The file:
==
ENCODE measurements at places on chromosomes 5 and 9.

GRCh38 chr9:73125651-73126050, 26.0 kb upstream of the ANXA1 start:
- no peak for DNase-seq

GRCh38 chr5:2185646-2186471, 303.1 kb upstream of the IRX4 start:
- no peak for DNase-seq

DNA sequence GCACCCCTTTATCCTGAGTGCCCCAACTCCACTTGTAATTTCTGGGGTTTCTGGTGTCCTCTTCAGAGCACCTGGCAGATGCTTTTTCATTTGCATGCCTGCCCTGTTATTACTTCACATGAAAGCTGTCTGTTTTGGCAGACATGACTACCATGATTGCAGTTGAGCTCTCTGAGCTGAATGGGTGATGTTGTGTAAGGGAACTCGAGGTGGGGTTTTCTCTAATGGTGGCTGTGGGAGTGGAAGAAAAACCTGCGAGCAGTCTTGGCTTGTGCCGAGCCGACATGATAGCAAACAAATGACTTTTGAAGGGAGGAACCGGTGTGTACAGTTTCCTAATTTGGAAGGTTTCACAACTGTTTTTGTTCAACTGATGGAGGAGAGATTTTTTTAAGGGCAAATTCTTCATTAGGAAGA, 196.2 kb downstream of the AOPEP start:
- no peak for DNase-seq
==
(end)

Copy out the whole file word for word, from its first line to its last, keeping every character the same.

ENCODE measurements at places on chromosomes 5 and 9.

GRCh38 chr9:73125651-73126050, 26.0 kb upstream of the ANXA1 start:
- no peak for DNase-seq

GRCh38 chr5:2185646-2186471, 303.1 kb upstream of the IRX4 start:
- no peak for DNase-seq

DNA sequence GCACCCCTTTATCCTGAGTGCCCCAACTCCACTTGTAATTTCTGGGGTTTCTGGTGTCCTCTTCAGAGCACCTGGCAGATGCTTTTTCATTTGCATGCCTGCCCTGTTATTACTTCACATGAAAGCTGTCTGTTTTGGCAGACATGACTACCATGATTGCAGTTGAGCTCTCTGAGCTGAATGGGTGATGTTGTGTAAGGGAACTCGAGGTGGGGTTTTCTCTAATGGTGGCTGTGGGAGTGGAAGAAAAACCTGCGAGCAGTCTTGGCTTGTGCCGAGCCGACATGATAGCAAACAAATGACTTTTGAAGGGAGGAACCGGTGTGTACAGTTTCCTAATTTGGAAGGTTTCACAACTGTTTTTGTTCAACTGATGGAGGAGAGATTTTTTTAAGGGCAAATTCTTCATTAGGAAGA, 196.2 kb downstream of the AOPEP start:
- no peak for DNase-seq